Tipping the scales: How to attract millennials to your bank

What is a baby boomer's preferred method of banking? How about Gen X? Millennials?

The fact of the matter is that generations bank differently. A baby boomer may prefer to speak to a teller at a brick-and-mortar branch, while a millennial is perfectly happy completing that transaction on his or her smartphone. Your bank may be fine taking a broad approach to marketing for each demographic, but this could put you in a tough spot in the future. 

Millennials are younger; millennials are now one of the largest generations - and your bank should reflect the changing tide present across the U.S. Do you want to tip the scales in your favor? Then customize your bank to attract more millennials.

Millennials are wary of banks
First, you'll need to understand the obstacles you can face when marketing toward millennials. Back in early 2014, Scratch - a division of Viacom - released the results of its three-year-long survey of the millennial generation's impact on industries, and found that the greatest disruption was likely to hit banks.

Called the "Millennial Disruption Index," Scratch reported that the financial services industry is in a position to be significantly transformed by millennials in the near future. Of the millennials polled over the three-year period, 53 percent believe that their banks aren't special compared to other banks. In addition, 71 percent would rather go to a dentist than heed advice from their bank.

Larger banks are at a disadvantage, as well. Scratch noted that four of millennials' least loved brands are top banks in the U.S. Millennials are also comfortable moving ahead without banking services, with 33 percent saying that they won't need a bank at all. Furthermore, 68 percent expect to access money in a completely different fashion over the next five years.

Millennials are afraid of banksDon't let millennials' banking fears get in the way.

Let technology help you improve your bank
Thankfully, financial institutions have plenty of options to overcome these hurdles and attract more millennials. To begin, you should take a holistic approach - customize your bank to appeal to Gen Y, Gen X and boomers, all in one.

You can do that through technology. For example, boomers can have a streamlined teller experience thanks to cash recyclers, the universal banker model and similar changes. Millennials can be happier if you offer a wide range of online banking and mobile applications.

According to an excerpt of a BBVA research paper on millennials, shared via The Financial Brand, a large portion of millennials are hooked on technology. This can be beneficial for a couple of reasons:

  • Offer tech-based banking solutions - You can implement tech-based banking tools to attract millennials. You could have a mobile application, or you can offer online bill pay and other similar features. While many banks already do this, you can set yourself apart by focusing on usability, customization and functionality.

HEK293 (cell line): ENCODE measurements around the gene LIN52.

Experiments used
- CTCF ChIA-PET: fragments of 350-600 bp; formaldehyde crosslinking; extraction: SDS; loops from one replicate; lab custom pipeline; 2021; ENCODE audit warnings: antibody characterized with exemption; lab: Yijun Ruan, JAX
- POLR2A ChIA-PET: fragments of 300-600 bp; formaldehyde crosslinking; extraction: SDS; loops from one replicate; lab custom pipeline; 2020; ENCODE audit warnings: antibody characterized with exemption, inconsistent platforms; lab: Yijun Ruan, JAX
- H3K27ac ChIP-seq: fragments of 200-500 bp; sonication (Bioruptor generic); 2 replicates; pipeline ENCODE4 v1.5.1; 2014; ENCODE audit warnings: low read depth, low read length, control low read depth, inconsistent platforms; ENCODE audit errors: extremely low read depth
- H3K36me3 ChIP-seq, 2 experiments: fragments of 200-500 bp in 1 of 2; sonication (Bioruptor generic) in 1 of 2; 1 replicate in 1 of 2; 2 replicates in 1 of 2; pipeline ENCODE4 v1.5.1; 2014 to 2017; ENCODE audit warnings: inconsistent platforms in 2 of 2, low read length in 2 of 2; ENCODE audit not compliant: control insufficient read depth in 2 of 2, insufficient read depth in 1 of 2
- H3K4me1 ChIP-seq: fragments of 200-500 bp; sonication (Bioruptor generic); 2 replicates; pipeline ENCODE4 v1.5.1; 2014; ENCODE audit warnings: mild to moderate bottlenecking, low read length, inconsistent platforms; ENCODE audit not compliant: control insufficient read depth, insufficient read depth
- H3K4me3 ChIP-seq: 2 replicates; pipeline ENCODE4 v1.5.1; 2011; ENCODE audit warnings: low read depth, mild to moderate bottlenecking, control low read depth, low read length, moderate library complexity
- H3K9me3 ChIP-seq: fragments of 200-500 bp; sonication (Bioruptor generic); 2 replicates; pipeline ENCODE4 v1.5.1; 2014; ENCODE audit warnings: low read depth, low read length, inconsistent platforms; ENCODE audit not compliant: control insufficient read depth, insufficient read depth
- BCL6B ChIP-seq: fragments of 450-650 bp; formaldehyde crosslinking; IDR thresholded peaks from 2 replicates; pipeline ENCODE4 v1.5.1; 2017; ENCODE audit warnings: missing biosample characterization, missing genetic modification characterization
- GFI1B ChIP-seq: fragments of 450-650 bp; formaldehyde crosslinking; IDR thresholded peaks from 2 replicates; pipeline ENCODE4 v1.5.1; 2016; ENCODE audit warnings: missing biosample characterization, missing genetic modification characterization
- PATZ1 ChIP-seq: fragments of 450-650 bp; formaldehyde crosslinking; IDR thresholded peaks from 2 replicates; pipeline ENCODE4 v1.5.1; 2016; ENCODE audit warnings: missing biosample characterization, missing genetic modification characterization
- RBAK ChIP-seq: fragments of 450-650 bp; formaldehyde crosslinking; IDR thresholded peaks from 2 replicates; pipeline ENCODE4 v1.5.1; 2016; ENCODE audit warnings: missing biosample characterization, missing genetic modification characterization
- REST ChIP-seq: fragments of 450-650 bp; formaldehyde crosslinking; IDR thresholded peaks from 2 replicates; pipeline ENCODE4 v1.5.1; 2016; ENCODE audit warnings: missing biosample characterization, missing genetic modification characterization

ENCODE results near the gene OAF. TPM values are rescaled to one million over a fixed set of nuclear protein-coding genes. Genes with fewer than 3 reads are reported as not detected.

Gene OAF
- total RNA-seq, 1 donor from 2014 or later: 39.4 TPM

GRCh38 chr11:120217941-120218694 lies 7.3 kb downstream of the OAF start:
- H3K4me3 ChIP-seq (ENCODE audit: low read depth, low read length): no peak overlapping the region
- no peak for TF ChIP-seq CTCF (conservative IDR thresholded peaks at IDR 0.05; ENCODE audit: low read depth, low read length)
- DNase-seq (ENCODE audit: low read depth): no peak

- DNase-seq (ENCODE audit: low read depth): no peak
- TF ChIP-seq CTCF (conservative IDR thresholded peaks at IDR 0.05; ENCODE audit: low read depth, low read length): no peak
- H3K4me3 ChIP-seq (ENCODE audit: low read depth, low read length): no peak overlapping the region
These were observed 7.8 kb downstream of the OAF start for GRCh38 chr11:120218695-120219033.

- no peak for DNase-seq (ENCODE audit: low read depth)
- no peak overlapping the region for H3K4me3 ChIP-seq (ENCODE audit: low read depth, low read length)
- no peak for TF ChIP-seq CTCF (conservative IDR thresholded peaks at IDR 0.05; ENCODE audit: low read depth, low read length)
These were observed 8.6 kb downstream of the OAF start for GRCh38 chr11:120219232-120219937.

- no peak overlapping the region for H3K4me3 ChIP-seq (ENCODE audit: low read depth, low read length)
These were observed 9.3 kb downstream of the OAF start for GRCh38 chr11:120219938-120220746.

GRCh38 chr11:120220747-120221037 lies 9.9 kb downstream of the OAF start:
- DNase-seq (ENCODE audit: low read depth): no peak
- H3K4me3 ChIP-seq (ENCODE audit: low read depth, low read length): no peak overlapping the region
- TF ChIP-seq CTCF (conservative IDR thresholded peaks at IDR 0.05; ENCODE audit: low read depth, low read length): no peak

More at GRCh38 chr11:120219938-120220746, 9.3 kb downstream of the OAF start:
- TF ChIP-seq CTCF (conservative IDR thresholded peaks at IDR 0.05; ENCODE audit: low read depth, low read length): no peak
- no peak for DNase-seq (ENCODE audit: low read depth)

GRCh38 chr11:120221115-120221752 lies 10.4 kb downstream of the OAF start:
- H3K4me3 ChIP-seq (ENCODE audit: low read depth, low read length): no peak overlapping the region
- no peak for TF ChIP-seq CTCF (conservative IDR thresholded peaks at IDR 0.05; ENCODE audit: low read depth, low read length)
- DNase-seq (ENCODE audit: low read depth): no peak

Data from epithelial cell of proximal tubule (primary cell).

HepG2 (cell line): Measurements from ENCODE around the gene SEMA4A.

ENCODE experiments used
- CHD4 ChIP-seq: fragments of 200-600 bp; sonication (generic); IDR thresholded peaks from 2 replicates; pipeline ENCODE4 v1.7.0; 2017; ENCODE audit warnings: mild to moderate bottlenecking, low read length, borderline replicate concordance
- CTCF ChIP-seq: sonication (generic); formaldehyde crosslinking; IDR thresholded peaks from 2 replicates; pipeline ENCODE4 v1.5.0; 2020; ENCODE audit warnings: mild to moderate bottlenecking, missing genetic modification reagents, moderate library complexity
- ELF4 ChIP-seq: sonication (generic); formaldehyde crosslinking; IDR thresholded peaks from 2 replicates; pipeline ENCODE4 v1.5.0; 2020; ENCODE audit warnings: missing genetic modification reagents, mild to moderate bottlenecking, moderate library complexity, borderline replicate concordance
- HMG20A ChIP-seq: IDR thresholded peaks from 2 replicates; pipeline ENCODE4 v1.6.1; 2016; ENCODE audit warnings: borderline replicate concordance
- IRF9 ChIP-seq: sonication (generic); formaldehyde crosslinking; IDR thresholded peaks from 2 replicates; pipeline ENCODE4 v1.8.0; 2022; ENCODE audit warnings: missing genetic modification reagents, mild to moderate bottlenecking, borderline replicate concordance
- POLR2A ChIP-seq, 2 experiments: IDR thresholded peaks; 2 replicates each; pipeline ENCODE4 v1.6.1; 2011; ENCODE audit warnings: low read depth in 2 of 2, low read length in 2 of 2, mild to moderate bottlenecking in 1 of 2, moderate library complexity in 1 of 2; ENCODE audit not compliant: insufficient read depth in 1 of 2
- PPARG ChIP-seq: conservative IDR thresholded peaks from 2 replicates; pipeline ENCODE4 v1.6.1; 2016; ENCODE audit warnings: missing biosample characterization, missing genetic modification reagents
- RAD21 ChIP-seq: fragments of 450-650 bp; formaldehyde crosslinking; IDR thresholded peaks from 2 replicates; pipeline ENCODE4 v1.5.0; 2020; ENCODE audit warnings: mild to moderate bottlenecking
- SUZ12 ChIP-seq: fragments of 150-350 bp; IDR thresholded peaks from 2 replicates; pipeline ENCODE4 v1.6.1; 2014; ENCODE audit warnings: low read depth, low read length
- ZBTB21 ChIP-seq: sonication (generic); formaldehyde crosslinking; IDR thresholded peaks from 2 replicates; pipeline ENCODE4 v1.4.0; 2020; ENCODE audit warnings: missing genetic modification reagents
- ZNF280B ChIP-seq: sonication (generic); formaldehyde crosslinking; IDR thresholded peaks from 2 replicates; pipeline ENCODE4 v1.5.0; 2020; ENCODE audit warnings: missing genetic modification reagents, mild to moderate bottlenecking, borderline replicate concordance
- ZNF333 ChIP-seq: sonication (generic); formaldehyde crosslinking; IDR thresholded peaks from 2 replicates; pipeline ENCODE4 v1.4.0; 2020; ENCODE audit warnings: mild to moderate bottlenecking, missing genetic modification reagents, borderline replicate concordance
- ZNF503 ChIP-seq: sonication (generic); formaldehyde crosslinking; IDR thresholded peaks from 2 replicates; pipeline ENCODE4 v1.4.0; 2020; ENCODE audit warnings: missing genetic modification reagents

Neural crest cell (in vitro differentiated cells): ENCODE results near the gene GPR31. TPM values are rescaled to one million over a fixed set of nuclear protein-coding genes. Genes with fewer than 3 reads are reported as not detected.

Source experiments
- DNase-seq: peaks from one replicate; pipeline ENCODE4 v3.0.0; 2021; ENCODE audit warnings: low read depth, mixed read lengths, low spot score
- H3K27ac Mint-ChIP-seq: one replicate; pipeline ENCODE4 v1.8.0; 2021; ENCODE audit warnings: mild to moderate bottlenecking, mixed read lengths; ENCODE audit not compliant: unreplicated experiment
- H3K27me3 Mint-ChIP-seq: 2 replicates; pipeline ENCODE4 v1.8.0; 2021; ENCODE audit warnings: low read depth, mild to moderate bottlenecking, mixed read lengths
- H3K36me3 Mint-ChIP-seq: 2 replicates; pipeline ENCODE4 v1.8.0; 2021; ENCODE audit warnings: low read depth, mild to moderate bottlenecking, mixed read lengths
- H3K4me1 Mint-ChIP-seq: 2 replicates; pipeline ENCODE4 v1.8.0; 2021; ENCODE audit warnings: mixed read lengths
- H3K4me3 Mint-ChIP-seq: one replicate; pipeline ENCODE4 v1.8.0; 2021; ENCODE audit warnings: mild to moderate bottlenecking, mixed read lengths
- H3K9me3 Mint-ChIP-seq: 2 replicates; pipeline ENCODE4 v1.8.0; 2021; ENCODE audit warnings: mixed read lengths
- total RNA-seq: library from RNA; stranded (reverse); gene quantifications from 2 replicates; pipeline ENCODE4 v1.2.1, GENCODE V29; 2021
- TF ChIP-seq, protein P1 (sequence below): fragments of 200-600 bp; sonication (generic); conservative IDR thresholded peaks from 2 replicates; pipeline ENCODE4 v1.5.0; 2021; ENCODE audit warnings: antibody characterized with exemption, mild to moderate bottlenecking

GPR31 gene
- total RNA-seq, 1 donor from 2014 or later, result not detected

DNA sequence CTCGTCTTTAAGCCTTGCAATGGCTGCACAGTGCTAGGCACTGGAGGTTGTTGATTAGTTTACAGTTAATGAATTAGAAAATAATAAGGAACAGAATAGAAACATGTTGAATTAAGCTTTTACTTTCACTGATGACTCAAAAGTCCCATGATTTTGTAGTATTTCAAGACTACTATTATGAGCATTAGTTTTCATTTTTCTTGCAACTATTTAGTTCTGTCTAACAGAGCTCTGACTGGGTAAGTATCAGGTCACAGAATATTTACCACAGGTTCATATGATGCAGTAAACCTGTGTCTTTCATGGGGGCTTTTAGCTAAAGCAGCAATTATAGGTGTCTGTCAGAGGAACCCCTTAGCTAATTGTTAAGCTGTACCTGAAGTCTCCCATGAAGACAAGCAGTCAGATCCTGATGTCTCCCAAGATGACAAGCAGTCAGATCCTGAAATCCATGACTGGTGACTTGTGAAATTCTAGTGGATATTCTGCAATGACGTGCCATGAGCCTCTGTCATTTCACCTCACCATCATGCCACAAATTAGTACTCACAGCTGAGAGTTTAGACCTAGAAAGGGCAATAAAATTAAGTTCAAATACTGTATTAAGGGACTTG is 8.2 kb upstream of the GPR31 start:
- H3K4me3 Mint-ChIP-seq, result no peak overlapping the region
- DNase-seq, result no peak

• Improve your brand image - Thanks to millennials' ties to technology, you can use the Internet to your advantage when branding. Consider creating social media profiles for your company. Here, you can interact with millennials and improve your image. However, this can be a double-edged sword. Many companies notoriously slip up on social media. Plus, any mistake can be shared with millions in mere moments online.

Address your view of millennials
In many cases, financial institutions overlook the value of millennials as viable customers. Gen Y has too much student loan debt, they are too young, or they don't have enough money - these are common objections often heard throughout the financial services industry.

"You can improve your bank if you tailor your marketing for millennials."

That doesn't have to be the case for your bank. In an article for American Banker, Jackie Stewart explained mid- and small-sized banks have an edge on their larger competitors. They can adapt quicker, and they can offer more unique features that attract millennials.

Joe Sullivan, chief executive officer of the consulting firm Market Insights, told Stewart that the negative attitude banks have toward millennials can be a problem. Gen Y may not be a premier customer right now, but in a few years they could be buying a car or buying a house - and they tend to have long-term brand loyalty. If you cater to them now, they'll be more likely to stick with your bank when they are more profitable.

Most importantly, make sure your company understands the value of the millennial generation. You can surge past your competitors with a comprehensive focus on all demographics, especially Gen Y.